Identification, Images, & Information
For Insects, Spiders & Their Kin
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Species Leucauge argyra

Spider - Leucauge argyra spider - Leucauge argyra Laucauge Spider of some sort? - Leucauge argyra Multicolored Spider - Leucauge argyra Spider at Night - Leucauge argyra - male Argyra Orbweaver - Leucauge argyra Unknown Spider - Leucauge argyra Argyra Orbweaver - Leucauge argyra
Classification
Kingdom Animalia (Animals)
Phylum Arthropoda (Arthropods)
Subphylum Chelicerata (Chelicerates)
Class Arachnida (Arachnids)
Order Araneae (Spiders)
Infraorder Araneomorphae (True Spiders)
No Taxon (Entelegynae)
Family Tetragnathidae (Long-jawed Orb Weavers)
Genus Leucauge
Species argyra (Leucauge argyra)
Synonyms and other taxonomic changes
Tetragnatha argyra (Walckenaer 1842)
Linyphia aurulenta (C.L. Koch 1845)
Linyphia ornata (Taczanowski 1874)
Meta argyra (Keyserling 1881)
Argyroepeira argyra (Keyserling 1893)
Argyroepeira argyra (McCook 1894)
Argyroepeira argyra (Simon 1894)
Argyroepeira aurulenta (Simon 1897)
Plesiometa argyra (Cambridge 1903)
Leucauge argyra Banks 1909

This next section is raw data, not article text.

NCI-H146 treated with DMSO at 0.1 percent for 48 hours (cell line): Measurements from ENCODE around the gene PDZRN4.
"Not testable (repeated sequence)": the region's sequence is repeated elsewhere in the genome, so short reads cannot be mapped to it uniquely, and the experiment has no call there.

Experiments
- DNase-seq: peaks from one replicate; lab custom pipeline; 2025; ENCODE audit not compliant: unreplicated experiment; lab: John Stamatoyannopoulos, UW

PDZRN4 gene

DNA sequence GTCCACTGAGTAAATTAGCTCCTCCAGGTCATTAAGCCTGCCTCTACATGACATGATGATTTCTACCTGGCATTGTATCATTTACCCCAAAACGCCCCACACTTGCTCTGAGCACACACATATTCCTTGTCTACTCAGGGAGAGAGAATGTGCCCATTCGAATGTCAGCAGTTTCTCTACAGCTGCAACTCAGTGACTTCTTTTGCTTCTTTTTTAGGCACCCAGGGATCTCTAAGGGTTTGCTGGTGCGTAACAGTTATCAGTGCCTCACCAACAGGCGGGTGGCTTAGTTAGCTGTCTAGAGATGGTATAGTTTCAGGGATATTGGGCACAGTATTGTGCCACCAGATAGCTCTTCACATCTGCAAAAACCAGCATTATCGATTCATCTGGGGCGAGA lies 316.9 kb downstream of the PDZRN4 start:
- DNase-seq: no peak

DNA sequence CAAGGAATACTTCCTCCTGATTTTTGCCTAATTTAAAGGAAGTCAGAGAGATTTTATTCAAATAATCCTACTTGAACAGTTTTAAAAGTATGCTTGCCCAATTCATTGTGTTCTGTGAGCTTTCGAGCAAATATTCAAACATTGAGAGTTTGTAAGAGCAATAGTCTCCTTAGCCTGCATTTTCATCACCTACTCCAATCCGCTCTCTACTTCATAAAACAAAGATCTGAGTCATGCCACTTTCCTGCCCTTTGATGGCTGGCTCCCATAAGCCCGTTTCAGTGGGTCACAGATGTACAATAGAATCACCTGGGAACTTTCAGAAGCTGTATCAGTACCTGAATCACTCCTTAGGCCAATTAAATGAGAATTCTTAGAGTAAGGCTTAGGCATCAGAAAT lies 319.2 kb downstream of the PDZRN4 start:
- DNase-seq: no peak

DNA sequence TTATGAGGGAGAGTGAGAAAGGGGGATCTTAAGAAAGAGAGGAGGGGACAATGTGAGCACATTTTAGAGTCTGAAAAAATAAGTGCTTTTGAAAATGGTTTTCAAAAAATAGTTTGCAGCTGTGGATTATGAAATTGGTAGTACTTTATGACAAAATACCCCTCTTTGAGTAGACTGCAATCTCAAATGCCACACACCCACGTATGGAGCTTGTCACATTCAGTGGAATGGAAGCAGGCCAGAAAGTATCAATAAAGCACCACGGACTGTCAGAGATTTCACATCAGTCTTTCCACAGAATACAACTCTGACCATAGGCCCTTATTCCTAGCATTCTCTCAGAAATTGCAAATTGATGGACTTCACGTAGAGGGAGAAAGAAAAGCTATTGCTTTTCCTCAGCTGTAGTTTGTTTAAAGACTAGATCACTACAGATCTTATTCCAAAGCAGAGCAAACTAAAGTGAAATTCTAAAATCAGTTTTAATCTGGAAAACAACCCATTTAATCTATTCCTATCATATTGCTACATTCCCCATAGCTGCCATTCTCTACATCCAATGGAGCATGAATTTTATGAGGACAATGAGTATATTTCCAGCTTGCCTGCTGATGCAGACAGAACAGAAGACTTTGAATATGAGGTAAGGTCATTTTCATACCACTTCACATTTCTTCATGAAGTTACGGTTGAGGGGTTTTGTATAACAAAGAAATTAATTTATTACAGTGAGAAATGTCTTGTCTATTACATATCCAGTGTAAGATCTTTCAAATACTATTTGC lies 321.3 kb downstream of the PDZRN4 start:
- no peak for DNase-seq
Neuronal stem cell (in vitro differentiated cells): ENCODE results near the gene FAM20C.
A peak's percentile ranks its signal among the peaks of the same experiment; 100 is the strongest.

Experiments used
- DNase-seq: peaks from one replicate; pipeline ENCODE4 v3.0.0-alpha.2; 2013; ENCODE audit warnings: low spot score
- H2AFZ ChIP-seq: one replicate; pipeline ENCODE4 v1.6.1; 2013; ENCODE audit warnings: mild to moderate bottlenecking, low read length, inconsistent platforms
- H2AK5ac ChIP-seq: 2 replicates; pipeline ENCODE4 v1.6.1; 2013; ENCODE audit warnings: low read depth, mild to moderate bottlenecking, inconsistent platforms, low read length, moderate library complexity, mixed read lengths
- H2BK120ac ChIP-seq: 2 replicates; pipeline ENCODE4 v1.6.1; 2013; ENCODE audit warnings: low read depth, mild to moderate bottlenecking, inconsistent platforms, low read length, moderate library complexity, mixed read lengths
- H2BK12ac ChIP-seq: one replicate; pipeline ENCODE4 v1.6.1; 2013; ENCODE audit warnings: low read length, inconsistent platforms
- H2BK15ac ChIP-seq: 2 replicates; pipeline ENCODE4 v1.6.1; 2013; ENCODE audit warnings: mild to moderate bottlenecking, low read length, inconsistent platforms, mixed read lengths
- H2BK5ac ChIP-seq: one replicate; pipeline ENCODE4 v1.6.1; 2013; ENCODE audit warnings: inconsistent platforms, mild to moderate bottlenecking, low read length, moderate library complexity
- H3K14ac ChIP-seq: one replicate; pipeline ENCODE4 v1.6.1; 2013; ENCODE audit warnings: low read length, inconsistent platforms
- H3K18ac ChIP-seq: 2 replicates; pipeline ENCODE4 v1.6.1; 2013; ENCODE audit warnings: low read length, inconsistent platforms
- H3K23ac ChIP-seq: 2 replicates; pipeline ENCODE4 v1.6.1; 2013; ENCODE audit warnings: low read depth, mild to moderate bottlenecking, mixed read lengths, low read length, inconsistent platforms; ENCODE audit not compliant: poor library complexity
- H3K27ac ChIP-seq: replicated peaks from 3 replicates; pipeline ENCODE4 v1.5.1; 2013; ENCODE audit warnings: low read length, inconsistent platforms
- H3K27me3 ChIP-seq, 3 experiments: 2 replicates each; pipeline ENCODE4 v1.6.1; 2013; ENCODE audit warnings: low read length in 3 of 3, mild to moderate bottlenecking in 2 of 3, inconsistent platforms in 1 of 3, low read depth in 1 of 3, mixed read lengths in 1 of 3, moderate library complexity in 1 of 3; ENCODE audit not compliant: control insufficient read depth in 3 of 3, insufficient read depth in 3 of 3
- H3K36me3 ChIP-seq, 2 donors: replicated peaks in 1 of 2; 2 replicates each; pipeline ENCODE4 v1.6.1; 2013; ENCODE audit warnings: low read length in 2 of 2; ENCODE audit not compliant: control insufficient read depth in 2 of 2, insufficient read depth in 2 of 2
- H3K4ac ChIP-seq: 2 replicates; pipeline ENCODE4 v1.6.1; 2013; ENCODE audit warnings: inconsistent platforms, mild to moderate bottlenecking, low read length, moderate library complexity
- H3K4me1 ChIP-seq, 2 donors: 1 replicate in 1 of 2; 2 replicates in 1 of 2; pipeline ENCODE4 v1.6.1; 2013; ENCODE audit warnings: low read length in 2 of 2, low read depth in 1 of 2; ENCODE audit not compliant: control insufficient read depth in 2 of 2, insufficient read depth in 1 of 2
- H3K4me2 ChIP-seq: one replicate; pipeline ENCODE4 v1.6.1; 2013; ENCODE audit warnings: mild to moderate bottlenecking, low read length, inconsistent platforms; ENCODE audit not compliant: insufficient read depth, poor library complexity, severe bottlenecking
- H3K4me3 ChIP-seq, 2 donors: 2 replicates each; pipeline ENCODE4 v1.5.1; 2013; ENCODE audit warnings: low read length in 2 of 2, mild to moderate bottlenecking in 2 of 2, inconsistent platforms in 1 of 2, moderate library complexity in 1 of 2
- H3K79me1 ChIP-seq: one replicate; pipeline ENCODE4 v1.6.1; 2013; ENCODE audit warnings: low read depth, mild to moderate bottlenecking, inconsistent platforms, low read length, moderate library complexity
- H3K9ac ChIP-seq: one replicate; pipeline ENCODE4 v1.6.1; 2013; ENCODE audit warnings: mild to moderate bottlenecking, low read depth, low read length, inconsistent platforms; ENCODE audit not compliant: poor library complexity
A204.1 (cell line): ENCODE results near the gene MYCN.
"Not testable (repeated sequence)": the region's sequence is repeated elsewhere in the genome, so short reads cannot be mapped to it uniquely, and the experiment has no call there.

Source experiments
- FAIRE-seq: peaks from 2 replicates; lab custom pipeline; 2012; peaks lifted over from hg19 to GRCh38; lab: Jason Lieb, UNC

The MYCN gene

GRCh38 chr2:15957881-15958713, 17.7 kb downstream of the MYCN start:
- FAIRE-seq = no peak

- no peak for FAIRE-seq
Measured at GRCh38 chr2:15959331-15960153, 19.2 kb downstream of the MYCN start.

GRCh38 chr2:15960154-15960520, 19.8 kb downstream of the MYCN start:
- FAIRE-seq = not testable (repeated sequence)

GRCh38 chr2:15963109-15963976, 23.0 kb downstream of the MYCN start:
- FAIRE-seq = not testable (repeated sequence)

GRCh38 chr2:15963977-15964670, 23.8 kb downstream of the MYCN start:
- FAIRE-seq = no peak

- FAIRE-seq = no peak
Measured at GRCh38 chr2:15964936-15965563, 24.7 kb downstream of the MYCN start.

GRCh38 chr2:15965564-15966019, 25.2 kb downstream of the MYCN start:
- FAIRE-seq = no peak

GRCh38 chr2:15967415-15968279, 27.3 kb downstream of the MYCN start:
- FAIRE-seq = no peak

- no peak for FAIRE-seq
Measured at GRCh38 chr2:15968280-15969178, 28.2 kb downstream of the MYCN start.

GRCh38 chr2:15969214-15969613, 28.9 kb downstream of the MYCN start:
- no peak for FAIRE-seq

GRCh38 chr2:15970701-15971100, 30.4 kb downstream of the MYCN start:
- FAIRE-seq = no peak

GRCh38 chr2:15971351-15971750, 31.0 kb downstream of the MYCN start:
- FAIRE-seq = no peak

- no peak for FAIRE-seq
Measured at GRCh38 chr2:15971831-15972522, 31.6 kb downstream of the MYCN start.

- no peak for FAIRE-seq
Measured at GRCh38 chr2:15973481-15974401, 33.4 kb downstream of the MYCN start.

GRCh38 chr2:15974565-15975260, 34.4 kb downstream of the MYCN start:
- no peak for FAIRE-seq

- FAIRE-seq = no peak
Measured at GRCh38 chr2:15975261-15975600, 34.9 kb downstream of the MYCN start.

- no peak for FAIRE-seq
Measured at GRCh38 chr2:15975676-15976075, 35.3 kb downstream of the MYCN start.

Leucauge argyra Petrunkevitch 1930
Plesiometa argyra (Archer 1951)
Leucauge aurulenta Archer 1951
Identification
The thing that catches our [JJB] eye about L. argyra is that the three lines on the back run parallel only about halfway across the back when the outer two suddenly bend inward before flowing parallel once again to the end of the abdomen. L. venusta is variable, but seems to have a single line that branches out into three about a quarter of the way which then flow parallel to the back. There's probably something much more importantly different, but we haven't noticed it yet. See

Continuing this discussion, the dorsal view of the abdomen has a white stripe that jogs inward about halfway to the back following the black line mentioned above. Below it on the side is a broad downward curving white band ending sometimes in a yellow tip, and below that a smaller curving yellow band. These are separated by broad black bands which get wider as they get farther back, so that the back of the animal is essentially all black with a few yellow spots. The underside has two parallel yellow lines ending in spots. We have not yet seen the frills on the back legs that are often so apparent in venusta, which see for comparable information here. See these images of L. argyra:


Web is horizontal & raised in the center
See Also
Orchard Spider (Leucauge venusta)
Internet References
Parasitic Wasp - an article about webs and building behavior of this species when parasitized by a wasp

classification and synonymy (Norman Platnick, The World Spider Catalog)